HOW IT WORKS
Facebook doesn't share your specific identity with advertisers. Rather, the advertiser can select the types of people to show ads to.
An advertiser might want to reach women who just moved to Boston and who just got engaged, for instance. When buying the ad, the advertiser checks all the boxes that apply. Facebook matches the ads to the specific people who fit those attributes, without having to reveal their identities to the advertiser.
Besides the obvious attributes such as location, age and gender, advertisers can select languages, "ethnic affinity" and life events such as people who have recently moved, are living away from their family, got a new job and so on. Advertisers who want to target the newly engaged can narrow that down to engagements within one year or within three months. There are even options to target baby boomers, video game console players, early or late adopters of technology, fans of specific sports teams or people who go on cruises.
Facebook even considers your offline shopping behavior. Facebook's advertisers can see, for example, whether the ad for detergent you saw on Facebook led you to buy that brand in a drug store the following week. Facebook works with outside analytics firms to match what Facebook knows with what the retailers have on you and what you bought. Your name isn't attached to this, but it may still feel creepy.
Not every piece of data is used to target advertising, at least not yet. For example, the company recently introduced "nearby friends," which lets you share your exact location with your Facebook buddies so you can meet up. So far, you won't see ads targeted to you based on the street corner you are standing on, but it's easy to see how this could happen one day.
In the coming weeks, Facebook will start offering advertisers another way to tailor ads in the U.S., based on information gathered from other websites you visit and the apps you use. This is called interest-based advertising, and Facebook says "many companies already do this."
Facebook already serves "retargeted" ads. So if you visited Zappos.com and looked at a pair of black flats, you might see the same shoes pop up in a Zappos ad on Facebook. With interest-based targeting, a company selling socks might show you an ad based on your interest in shoes even if you did not previously visit its website.
WHAT YOU CAN'T CONTROL
The best way to stop tracking is to stop using the Internet and move into a cave.
"Everywhere you go on the Web, with almost no exceptions, you are going to be receiving ads based on lots of data about you," says Jules Polonetsky, who advises Facebook on privacy issues as director of the Future of Privacy Forum, an industry-backed think tank in Washington.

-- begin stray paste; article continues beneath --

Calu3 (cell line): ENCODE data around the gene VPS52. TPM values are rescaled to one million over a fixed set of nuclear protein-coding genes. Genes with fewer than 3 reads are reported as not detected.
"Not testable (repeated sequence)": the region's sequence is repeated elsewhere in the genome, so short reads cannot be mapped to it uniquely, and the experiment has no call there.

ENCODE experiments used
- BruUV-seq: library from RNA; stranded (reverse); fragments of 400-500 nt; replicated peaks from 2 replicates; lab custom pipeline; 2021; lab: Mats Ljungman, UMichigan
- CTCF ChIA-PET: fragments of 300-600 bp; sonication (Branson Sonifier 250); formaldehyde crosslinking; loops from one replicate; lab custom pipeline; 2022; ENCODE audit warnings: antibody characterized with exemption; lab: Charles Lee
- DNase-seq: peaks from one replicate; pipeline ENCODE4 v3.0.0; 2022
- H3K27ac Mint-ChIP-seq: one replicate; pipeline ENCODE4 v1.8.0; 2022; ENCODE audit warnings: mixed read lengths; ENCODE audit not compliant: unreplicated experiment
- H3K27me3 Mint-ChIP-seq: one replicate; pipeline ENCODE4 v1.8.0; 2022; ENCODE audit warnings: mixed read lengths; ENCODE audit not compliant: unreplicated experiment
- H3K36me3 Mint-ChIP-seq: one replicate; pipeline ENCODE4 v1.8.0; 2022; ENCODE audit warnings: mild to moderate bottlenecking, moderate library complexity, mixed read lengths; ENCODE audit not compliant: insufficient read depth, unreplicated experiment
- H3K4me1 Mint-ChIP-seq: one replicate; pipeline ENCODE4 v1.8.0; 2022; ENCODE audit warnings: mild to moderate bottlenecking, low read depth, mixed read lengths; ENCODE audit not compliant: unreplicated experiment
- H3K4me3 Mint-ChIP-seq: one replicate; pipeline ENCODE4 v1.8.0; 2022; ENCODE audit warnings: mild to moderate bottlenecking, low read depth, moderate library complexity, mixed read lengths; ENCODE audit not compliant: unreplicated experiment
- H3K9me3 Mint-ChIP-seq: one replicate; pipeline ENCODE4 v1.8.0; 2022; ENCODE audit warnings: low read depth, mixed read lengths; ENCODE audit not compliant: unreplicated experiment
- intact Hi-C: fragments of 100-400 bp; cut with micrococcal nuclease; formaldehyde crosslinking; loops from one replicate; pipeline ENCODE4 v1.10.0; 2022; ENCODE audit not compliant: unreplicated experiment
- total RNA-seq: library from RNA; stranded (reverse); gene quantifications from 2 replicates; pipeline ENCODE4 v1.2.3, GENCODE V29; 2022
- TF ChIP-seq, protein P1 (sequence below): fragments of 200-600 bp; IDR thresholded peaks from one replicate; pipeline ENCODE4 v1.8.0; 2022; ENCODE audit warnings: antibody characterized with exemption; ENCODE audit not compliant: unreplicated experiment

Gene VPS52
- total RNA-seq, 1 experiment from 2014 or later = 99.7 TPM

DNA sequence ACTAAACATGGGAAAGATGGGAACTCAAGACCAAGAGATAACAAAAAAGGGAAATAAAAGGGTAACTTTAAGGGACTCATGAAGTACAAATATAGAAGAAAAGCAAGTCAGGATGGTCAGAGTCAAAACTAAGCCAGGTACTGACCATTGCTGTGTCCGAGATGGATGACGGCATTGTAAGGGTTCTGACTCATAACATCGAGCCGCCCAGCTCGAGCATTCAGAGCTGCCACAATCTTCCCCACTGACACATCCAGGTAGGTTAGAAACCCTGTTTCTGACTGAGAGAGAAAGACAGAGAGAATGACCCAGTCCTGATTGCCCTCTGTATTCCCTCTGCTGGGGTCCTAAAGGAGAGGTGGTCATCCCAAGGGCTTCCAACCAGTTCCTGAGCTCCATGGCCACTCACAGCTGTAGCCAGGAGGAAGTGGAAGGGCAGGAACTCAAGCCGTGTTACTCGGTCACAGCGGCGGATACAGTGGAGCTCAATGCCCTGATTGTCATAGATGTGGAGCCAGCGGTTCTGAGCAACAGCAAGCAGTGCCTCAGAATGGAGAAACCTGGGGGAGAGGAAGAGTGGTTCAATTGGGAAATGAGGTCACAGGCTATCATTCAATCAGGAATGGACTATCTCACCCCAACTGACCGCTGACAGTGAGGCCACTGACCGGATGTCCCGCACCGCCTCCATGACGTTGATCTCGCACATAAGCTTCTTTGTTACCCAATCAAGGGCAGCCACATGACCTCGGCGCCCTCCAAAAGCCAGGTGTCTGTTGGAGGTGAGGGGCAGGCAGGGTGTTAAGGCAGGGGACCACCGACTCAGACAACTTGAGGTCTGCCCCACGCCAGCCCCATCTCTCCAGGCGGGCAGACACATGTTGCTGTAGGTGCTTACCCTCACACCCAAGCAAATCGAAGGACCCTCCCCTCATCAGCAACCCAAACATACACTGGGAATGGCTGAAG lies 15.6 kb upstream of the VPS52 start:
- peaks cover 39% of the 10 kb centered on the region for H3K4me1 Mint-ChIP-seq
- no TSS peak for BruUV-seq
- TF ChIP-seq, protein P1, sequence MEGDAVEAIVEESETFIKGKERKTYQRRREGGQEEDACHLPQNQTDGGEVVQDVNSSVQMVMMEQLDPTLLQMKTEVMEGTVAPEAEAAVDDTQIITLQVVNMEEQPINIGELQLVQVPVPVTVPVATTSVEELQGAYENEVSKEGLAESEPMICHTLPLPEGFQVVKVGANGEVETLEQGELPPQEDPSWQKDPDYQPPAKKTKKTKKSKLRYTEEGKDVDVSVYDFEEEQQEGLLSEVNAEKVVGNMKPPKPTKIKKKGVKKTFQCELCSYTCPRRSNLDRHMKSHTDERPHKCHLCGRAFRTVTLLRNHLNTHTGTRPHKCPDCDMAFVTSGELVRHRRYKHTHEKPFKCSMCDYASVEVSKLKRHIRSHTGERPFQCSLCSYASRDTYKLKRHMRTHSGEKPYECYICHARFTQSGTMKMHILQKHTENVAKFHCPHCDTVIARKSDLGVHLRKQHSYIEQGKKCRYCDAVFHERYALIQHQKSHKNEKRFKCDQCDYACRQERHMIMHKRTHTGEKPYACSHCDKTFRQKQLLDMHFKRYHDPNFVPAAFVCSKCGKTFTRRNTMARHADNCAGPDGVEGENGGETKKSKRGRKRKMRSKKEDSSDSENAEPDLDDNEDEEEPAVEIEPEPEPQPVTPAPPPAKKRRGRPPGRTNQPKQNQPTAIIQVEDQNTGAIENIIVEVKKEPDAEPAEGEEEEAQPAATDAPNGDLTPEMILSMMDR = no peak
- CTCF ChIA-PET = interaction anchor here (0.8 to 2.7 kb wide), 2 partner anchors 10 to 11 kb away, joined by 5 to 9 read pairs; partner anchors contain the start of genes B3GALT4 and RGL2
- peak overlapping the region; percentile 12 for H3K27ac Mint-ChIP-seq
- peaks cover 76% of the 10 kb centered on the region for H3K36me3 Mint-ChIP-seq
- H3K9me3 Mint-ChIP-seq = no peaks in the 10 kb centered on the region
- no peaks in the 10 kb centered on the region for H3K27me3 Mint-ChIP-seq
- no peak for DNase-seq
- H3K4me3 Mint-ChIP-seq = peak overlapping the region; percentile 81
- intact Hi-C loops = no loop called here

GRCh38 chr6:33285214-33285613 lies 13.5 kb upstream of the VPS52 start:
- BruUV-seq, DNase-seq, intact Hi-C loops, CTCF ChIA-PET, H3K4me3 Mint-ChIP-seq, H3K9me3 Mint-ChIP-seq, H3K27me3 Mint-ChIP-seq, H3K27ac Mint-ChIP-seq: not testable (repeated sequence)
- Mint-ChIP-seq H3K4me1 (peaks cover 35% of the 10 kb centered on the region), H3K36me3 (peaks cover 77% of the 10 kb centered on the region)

A few Internet companies such as Twitter, Hulu and Pinterest, along with some advertising networks and analytics firms, have agreed to adhere to voluntary guidelines called "do not track." That lets people decline tracking by websites that they don't visit.
Google, Facebook and Yahoo among the largest hubs for online advertising isn't participating so far, so your preferences mean nothing there.
WHAT YOU CAN DO
Facebook does participate in a version of "do not track" for mobile devices. To do this on iPhones and iPads with iOS 7, go to settings, then privacy, then advertising. Slide the lever next to "limit ad tracking" to the right, or green. On Android, go to Google settings (as opposed to the regular settings). Then choose ads and select "opt out of interest-based ads."
If you are a Facebook user in the U.S., you will soon be able to click on a drop-down menu on the top right corner of every ad to find out why it's being shown to you. You'll still have the option to hide the specific ad from your feed, or hide all ads from that particular advertiser. Now, you can click on "Why am I seeing this ad?" to see why the ad was targeted to you.
Reasons could be your interests, such as the Olympics or the World Cup, or an advertiser's desire to, say, reach women in your age group who live in your city. An ad offering called "lookalike audiences" lets advertisers target users with a similar profile as their existing customers. Let's say a restaurant's ideal customer base is over 35 and a fan of Mercedes-Benz. The restaurant can target this group with ads, for example.
You can opt out of having ads targeted to you here: www.aboutads.info/choices. Besides Facebook, some 115 companies are participating in the program.
That said, opting out of targeted ads won't stop you from seeing advertisements. They just won't be tailored to you based on your online profile and activities. It also won't stop Facebook (and other companies) from tracking you. It simply means that information won't be used to show ads targeted to you.